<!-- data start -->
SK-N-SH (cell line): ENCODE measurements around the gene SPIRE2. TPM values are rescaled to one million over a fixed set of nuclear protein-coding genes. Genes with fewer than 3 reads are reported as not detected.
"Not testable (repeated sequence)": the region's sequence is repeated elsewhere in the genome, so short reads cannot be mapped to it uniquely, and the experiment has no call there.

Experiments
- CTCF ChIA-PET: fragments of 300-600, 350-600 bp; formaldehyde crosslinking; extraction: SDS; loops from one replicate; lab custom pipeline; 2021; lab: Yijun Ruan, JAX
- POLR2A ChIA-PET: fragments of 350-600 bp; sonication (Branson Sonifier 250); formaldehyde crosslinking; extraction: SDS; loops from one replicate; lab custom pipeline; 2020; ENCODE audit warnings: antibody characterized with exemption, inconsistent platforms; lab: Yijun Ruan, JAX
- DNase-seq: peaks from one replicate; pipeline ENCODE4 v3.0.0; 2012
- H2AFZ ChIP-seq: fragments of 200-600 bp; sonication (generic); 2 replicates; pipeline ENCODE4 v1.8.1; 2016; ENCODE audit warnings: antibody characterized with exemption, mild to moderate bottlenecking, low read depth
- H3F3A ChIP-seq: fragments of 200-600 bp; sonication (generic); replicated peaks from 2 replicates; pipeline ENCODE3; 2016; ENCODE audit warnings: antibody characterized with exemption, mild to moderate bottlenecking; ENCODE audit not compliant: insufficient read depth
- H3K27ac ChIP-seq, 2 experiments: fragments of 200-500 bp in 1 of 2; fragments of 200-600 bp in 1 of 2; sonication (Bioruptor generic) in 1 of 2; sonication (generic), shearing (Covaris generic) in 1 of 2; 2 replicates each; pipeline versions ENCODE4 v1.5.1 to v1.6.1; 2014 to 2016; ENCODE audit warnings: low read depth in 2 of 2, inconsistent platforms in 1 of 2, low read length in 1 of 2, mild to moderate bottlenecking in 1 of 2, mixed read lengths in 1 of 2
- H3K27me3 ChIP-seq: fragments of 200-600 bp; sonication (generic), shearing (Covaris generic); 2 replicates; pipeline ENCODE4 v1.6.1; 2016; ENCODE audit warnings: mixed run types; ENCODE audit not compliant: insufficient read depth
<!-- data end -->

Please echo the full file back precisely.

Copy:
SK-N-SH (cell line): ENCODE measurements around the gene SPIRE2. TPM values are rescaled to one million over a fixed set of nuclear protein-coding genes. Genes with fewer than 3 reads are reported as not detected.
"Not testable (repeated sequence)": the region's sequence is repeated elsewhere in the genome, so short reads cannot be mapped to it uniquely, and the experiment has no call there.

Experiments
- CTCF ChIA-PET: fragments of 300-600, 350-600 bp; formaldehyde crosslinking; extraction: SDS; loops from one replicate; lab custom pipeline; 2021; lab: Yijun Ruan, JAX
- POLR2A ChIA-PET: fragments of 350-600 bp; sonication (Branson Sonifier 250); formaldehyde crosslinking; extraction: SDS; loops from one replicate; lab custom pipeline; 2020; ENCODE audit warnings: antibody characterized with exemption, inconsistent platforms; lab: Yijun Ruan, JAX
- DNase-seq: peaks from one replicate; pipeline ENCODE4 v3.0.0; 2012
- H2AFZ ChIP-seq: fragments of 200-600 bp; sonication (generic); 2 replicates; pipeline ENCODE4 v1.8.1; 2016; ENCODE audit warnings: antibody characterized with exemption, mild to moderate bottlenecking, low read depth
- H3F3A ChIP-seq: fragments of 200-600 bp; sonication (generic); replicated peaks from 2 replicates; pipeline ENCODE3; 2016; ENCODE audit warnings: antibody characterized with exemption, mild to moderate bottlenecking; ENCODE audit not compliant: insufficient read depth
- H3K27ac ChIP-seq, 2 experiments: fragments of 200-500 bp in 1 of 2; fragments of 200-600 bp in 1 of 2; sonication (Bioruptor generic) in 1 of 2; sonication (generic), shearing (Covaris generic) in 1 of 2; 2 replicates each; pipeline versions ENCODE4 v1.5.1 to v1.6.1; 2014 to 2016; ENCODE audit warnings: low read depth in 2 of 2, inconsistent platforms in 1 of 2, low read length in 1 of 2, mild to moderate bottlenecking in 1 of 2, mixed read lengths in 1 of 2
- H3K27me3 ChIP-seq: fragments of 200-600 bp; sonication (generic), shearing (Covaris generic); 2 replicates; pipeline ENCODE4 v1.6.1; 2016; ENCODE audit warnings: mixed run types; ENCODE audit not compliant: insufficient read depth